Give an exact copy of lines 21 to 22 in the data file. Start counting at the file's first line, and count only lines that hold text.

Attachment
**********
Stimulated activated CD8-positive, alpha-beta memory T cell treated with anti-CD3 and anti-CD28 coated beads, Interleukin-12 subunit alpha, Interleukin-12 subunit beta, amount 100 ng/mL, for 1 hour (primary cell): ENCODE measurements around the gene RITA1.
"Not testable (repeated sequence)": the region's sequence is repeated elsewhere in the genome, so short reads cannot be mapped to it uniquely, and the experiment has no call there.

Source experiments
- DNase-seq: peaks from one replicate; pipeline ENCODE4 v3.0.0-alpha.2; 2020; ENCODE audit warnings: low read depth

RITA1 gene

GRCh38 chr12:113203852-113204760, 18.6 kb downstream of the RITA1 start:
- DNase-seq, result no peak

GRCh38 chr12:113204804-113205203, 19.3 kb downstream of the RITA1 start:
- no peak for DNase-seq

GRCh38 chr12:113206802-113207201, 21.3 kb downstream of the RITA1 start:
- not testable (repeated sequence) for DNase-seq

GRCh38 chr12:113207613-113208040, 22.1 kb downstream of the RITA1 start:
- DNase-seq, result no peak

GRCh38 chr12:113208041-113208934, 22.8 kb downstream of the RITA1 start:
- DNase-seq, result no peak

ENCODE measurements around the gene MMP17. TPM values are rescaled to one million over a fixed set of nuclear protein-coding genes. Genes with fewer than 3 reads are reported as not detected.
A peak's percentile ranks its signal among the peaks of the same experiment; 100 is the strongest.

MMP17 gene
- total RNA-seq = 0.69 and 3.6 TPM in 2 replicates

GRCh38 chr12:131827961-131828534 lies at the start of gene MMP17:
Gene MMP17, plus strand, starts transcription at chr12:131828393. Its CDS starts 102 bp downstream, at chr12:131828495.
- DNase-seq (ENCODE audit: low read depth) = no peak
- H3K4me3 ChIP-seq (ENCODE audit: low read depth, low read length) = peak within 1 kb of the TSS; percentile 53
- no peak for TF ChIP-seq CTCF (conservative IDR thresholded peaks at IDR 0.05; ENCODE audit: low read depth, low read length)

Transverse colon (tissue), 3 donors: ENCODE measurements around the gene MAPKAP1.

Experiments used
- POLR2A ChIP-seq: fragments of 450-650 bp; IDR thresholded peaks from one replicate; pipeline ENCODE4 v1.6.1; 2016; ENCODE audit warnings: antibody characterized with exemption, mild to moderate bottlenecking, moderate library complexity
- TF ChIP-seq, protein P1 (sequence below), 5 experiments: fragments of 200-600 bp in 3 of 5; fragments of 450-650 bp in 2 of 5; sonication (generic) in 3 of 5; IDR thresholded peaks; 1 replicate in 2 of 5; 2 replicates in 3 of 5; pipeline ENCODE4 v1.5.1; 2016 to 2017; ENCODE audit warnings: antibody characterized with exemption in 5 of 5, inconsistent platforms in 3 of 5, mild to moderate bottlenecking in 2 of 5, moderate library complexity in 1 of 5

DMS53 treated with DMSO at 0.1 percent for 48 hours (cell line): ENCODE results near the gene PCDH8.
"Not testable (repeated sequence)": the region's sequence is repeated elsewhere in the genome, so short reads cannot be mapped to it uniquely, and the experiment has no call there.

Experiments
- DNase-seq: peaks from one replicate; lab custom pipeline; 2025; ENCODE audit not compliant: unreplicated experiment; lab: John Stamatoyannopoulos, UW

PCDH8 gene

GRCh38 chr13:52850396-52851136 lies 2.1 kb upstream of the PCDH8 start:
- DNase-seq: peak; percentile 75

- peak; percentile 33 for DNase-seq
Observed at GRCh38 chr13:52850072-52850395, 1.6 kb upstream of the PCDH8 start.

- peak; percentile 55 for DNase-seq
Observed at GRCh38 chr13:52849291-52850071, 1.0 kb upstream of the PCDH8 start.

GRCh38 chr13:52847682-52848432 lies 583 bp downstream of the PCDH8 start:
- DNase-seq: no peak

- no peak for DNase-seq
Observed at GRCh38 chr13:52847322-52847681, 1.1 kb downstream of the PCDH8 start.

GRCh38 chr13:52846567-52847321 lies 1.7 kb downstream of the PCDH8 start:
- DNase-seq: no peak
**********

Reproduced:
Gene MMP17, plus strand, starts transcription at chr12:131828393. Its CDS starts 102 bp downstream, at chr12:131828495.
- DNase-seq (ENCODE audit: low read depth) = no peak